Is there a way to 'short' higher education?
April 26, 2011 12:22 PM   Subscribe

Is there a 'bubble' in higher education? By that I mean, are there too many colleges right now, who are charging too much for tuition, and too many people paying too much for degrees, and taking loans that they will never be able to pay off? And assuming that there is such a bubble, and it were to burst, how would a deeply cynical person invest to make money on the collapse in the way that some savvy people made money on the housing market collapse?
posted by empath to Work & Money (21 answers total) 21 users marked this as a favorite
 
Is there a way to invest in the idea that more people will default on student loans?
posted by box at 12:32 PM on April 26, 2011


Is there a 'bubble' in higher education? By that I mean, are there too many colleges right now, who are charging too much for tuition, and too many people paying too much for degrees, and taking loans that they will never be able to pay off?

Undoubtedly yes. There's simply no way that tuition can keep rising at the rate it is rising, and eventually there will be some form of mass student loan reform allowing discharging of debts into bankruptcy or the universal ability to take advantage of income-based-repayment even on private loans.

I suppose you could short Sallie Mae or make regular buys of put options on Sallie Mae. However, the end of the bubble might be a long way off. The housing bubble, for example, hit its peak in 2005-2006 or so. All those real estate and bank stocks kept going up, up, up until mid to late 2008, so you would have gotten killed if you shorted back at the "peak."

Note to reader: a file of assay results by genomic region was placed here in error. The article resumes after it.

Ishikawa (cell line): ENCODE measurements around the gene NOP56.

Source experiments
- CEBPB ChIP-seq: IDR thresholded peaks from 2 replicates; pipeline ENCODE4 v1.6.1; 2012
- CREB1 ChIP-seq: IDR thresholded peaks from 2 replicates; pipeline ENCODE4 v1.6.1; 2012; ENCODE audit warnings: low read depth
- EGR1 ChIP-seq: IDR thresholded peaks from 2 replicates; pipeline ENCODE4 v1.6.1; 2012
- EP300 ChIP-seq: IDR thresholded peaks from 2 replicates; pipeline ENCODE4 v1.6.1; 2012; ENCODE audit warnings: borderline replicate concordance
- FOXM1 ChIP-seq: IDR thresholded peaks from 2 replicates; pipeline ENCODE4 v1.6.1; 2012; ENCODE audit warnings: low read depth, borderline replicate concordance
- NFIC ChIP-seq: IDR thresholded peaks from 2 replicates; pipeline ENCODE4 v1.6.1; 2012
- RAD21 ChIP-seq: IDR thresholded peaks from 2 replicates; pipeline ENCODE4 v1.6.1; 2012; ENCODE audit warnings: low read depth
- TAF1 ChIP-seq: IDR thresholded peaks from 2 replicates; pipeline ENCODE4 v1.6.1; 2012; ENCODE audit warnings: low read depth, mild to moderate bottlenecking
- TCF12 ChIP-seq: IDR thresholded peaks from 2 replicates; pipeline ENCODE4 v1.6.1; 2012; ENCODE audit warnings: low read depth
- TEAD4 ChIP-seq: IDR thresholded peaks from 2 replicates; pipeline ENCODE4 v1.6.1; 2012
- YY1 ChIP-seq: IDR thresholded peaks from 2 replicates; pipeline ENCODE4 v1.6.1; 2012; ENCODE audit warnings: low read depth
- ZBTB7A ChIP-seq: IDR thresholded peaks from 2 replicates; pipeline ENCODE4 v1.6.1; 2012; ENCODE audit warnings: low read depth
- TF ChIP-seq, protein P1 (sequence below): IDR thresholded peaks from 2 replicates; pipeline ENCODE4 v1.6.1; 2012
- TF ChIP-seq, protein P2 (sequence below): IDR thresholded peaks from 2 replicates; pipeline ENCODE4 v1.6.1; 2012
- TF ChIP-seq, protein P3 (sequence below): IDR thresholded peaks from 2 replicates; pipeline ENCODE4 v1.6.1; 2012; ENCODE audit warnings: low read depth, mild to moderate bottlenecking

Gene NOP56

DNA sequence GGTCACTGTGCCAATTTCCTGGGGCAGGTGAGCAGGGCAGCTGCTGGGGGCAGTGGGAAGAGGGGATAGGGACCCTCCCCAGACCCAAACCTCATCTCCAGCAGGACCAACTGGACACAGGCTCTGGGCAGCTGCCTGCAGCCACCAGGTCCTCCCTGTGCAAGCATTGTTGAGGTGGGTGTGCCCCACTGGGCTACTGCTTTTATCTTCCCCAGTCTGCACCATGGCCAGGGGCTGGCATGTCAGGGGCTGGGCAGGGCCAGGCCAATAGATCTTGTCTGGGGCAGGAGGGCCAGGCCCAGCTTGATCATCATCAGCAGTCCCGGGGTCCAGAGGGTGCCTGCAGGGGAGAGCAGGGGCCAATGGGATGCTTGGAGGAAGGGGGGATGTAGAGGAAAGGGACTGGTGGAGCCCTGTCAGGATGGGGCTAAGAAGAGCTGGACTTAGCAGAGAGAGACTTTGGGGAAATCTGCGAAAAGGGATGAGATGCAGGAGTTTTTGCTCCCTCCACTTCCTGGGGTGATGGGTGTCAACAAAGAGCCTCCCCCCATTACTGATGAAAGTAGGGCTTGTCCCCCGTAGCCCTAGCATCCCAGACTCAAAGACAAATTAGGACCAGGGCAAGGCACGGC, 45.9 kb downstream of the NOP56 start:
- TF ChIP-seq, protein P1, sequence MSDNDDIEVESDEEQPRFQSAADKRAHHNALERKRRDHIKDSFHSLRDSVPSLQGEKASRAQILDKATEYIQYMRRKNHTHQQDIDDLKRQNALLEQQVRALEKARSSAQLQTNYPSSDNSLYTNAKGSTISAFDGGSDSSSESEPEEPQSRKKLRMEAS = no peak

The best way to invest to make money on the collapse would simply be to avoid investing in ways that would leave you exposed: you might not get rich, but you won't get screwed.
posted by deanc at 12:33 PM on April 26, 2011 [3 favorites]


Kaplan, a huge for-profit education company is owned by the Washington Post Company and represents a huge chunk of wapo's profits, so you could sell their stock short. Maybe you could take out credit default swaps on bonds issued by universities?

If you want to know more specifically about how people made money on the housing market I recommend Michael Lewis' The Big Short However, the people who made money off the housing bubble collapse had access, experience, and capital that you probably don't so it might not be possible, as an individual, to put yourself in a position to make money, even if you're right.
posted by ghharr at 12:37 PM on April 26, 2011 [1 favorite]


Aside from going short the for-profit education stocks? That's been a popular trade for the last year or so. And in addition to SLM, other financial stocks that play in the student loan arena include NNI and FMD.

I'm sure there are credit default swaps available on student loan bonds, which are packaged in much the same way mortgages are. But you need a prime brokerage relationship to have access to such instruments.
posted by mullacc at 12:37 PM on April 26, 2011


Well, assume that I only want to put part of a portfolio into shorting the bubble, and that the bubble collapse is eminent. I realize that shorting is risky and that you should always balance your portfolio, etc..
posted by empath at 12:37 PM on April 26, 2011


Sure - some of the players are public institutions. Short Capella, U of Phoenix and Kaplan. Just remember that markets can remain irrational longer than you can remain solvent.